SAFT ON WEALTH: Learning from Cyprus

March 21, 2013

March 21 (Reuters) – Even if you have zero exposure to the
euro, the sad tale of Cyprus teaches investors about important
old and new realities.

This tutorial comes compliments of the tiny euro zone island
off the coast of Greece, which has been a favored haven for
billions of euros from mostly Russian investors but is now
facing a financial meltdown.

First, there is still no free lunch. High-reward, low-risk
investment products aren’t.

Second, off-shore havens for money may save you money in
taxes but could well cost you far more in the end.

Third, financial repression isn’t a psychological disorder,
it is the new way of the world. So-called financial repression
is any one of a number of tactics which a government uses to
capture any money from any available source to help it meet its

These are lessons that depositors in Cyprus banks are
learning to their cost. It would behoove international investors
to take note as well.

Cyprus is a tiny country, far away and arguably someone
else’s problem. U.S. investors might easily dismiss its
troubles, even though they are huge. Still, they illustrate
trends which will apply worldwide, even though they are highly
unlikely to be replicated on anything near this scale in the
United States.

Cyprus is struggling under the weight of a bloated and
dangerously shaky banking sector which has grown to more than
seven times the size of its economy, largely on the back of
taking in off-shore deposits from wealthy Russians. While this
is a risky business model for an economy under the best of
conditions, it becomes a disaster when that huge banking sector
invests heavily in domestic real estate and Greek debt, both of
which have plunged in value.

A member of the euro currency, Cyprus first struck a deal
with the EU and the International Monetary Fund for a bailout
which included an involuntary contribution, called a levy, from
bank depositors. This deal, now in flux, called for accounts
under 100,000 euros to be snipped by 6.75 percent and larger
accounts, many off-shore money, by 9.9 percent. Cyprus has been
on an extended bank holiday since the bailout was first mooted,
effectively trapping deposits.

Let’s be clear: there is no sign anything anywhere near this
is going to happen in the United States, so cancel those
freeze-dried food orders.


While deposits in Cyprus banks are insured to up to 100,000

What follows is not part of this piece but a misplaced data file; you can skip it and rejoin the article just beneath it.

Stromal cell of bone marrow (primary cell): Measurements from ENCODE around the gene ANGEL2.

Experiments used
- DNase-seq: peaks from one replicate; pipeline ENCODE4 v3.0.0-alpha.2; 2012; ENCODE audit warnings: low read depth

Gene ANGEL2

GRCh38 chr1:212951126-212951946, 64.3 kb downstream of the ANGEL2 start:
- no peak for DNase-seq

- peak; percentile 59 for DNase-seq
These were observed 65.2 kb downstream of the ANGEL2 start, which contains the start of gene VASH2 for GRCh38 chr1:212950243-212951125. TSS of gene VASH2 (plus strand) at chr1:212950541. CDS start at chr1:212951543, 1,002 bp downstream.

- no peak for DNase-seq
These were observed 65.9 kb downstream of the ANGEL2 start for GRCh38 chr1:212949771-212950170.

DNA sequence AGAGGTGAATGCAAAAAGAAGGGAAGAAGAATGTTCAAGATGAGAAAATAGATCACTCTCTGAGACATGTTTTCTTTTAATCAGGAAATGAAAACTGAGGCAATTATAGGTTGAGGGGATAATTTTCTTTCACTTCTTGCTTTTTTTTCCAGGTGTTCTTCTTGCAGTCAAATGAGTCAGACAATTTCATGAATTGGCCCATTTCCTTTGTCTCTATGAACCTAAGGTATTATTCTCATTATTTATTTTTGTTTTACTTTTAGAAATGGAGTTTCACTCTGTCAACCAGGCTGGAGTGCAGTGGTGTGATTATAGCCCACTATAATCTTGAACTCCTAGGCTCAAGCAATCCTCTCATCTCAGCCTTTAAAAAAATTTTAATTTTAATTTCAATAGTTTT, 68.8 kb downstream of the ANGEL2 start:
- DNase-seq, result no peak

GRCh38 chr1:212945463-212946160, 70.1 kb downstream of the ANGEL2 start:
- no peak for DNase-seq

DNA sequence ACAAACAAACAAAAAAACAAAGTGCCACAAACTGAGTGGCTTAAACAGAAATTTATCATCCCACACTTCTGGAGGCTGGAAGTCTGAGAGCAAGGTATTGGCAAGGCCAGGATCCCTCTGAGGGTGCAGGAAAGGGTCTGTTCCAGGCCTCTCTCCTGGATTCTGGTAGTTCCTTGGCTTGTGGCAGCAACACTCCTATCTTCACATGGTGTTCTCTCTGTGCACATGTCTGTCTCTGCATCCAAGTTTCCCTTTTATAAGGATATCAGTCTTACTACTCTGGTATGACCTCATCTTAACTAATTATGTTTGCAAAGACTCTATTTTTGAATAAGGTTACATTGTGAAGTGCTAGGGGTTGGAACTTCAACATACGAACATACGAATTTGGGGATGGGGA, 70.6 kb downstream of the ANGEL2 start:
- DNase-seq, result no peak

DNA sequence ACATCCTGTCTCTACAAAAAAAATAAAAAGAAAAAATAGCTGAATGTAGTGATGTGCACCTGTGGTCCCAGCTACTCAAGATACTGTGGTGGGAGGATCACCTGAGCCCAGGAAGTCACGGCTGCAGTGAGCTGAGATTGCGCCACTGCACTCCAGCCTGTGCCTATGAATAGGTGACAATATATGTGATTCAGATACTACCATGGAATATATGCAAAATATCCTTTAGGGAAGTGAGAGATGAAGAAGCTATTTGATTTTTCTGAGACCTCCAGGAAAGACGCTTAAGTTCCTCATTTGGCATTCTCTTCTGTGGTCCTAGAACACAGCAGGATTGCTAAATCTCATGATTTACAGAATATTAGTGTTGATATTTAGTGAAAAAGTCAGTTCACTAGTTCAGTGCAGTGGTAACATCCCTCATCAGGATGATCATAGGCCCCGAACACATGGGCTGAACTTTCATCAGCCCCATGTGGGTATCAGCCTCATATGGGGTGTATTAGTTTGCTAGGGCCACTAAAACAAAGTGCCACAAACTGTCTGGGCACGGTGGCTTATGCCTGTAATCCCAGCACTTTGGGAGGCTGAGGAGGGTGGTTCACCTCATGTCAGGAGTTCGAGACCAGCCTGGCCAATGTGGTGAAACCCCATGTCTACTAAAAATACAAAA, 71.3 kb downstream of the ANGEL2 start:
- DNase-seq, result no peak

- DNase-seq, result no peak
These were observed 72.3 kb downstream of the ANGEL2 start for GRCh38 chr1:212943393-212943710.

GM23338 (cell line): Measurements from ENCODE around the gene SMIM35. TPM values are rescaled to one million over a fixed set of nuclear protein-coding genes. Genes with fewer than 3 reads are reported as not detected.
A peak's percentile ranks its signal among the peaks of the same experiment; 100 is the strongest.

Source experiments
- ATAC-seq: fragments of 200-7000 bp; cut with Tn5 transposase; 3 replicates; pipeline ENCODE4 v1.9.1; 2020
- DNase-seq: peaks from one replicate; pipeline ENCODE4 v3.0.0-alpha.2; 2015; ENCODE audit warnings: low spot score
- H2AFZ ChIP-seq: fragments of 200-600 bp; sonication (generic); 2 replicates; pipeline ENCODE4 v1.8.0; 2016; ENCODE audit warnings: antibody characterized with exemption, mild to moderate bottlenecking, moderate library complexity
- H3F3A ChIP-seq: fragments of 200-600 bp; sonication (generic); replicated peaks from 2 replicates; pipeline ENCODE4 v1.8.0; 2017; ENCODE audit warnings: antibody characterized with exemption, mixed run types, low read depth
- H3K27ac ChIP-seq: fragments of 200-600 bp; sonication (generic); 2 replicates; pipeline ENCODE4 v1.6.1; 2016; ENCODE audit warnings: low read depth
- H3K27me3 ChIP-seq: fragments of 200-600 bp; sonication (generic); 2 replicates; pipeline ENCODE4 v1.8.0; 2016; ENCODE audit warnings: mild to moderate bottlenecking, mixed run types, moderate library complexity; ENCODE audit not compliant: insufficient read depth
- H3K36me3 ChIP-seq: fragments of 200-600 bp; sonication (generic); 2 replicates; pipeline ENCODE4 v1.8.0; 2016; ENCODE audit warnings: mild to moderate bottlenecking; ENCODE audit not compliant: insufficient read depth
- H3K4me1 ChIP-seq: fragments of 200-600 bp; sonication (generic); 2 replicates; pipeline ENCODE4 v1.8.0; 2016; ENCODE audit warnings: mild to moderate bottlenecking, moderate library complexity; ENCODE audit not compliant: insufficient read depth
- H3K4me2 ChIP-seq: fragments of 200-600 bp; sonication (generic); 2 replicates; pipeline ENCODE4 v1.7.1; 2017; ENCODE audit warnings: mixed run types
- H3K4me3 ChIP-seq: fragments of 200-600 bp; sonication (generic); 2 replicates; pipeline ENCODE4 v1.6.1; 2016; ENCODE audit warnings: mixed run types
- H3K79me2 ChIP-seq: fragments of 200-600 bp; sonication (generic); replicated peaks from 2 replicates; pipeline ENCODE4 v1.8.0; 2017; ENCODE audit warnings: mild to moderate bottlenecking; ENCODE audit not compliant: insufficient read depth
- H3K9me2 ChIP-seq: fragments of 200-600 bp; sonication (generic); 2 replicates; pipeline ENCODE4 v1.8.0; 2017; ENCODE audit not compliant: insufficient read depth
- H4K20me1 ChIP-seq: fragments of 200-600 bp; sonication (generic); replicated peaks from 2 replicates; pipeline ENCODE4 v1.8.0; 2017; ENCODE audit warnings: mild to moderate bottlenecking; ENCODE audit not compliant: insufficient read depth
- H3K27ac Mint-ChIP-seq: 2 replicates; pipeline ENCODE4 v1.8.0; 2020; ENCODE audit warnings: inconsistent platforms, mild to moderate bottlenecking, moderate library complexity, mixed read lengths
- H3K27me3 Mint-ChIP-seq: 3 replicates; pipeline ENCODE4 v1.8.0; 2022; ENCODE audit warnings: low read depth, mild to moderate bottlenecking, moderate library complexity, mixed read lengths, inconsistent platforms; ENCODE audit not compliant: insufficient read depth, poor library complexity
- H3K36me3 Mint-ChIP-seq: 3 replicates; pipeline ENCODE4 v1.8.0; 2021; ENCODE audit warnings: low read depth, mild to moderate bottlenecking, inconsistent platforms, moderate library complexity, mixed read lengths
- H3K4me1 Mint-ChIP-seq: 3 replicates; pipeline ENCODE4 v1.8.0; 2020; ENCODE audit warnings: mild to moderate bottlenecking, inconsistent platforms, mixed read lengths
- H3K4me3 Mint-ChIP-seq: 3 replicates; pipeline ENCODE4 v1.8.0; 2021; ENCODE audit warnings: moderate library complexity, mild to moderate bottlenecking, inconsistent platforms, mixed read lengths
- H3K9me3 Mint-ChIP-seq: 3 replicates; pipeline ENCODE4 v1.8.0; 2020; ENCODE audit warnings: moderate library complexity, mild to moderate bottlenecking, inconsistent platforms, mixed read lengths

euros, and any policy which violates the spirit of that is an
outrage, the truth is that depositors should have known better.
And here I am not even talking about an in-depth analysis of a
bank’s balance sheet, or even spending one’s time reading about
the euro crisis and its potential knock-on effects.

There was a very easy way that everyone with money in a
Cyprus bank could tell they were sitting at the end of a very
long limb: the deal was too good. Deposit rates for euro
accounts in Cyprus were recently at 4.45 percent, as against
just 1.5 percent in banks in Germany. In fact, a depositor who
put one euro each in a typical German and Cyprus bank five years
ago would have enjoyed nearly twice the cumulative returns,
according to central bank data.

Repeat after me: there is no extra reward without extra

Much of the money in Cyprus banks came from Russia-based
depositors. McKinsey & Co estimates that there is some $21
trillion globally in offshore accounts, a figure which has grown
sharply in recent years.

All of that money is today in more danger than it was a year
ago, and very likely will be less secure yet in another year.
First off, big centers are becoming far more aggressive in going
after tax evaders, as shown in recent U.S. efforts to go after
Swiss accounts.

As well, we live in a time of rolling bank crises. While you
might do well to make sure that your bank is sound, ultimately
your bet in a bank is a bet on the domicile, because those banks
depend in turn on the backing of their governments. Offshore
centers have large financial systems relative to their
economies, and, like Cyprus, could easily be caught in
situations where a banking crisis is beyond their ability to
solve without seizing assets.


Financial repression, which takes many forms, has
historically been a popular way for governments to dig
themselves out of debt holes. A prime way to do this is to keep
interest rates artificially low – quantitative easing anyone? As
well, governments can and do try to capture pools of capital by,
if not confiscating it, then at least channeling it in ways
which will be useful to the government in addressing its debt

A great example of this is forcing pension funds to invest
in government debt, or, as is being considered in Cyprus, in a
kind of national fund.

Any roadblock to the free movement of capital is a form of
financial repression. Cyprus, where depositors are likely to
receive either shares or bonds issued by the banks in which they
hold money, is a perfect example.

More of this is coming. My guess is you are better off at
home than abroad, as it is harder to do voters out of their
capital than honored guests, as the Russians have learned.

Bottom line on Cyprus is: don’t over-react, but don’t be
surprised if more of this kind of thing happens.

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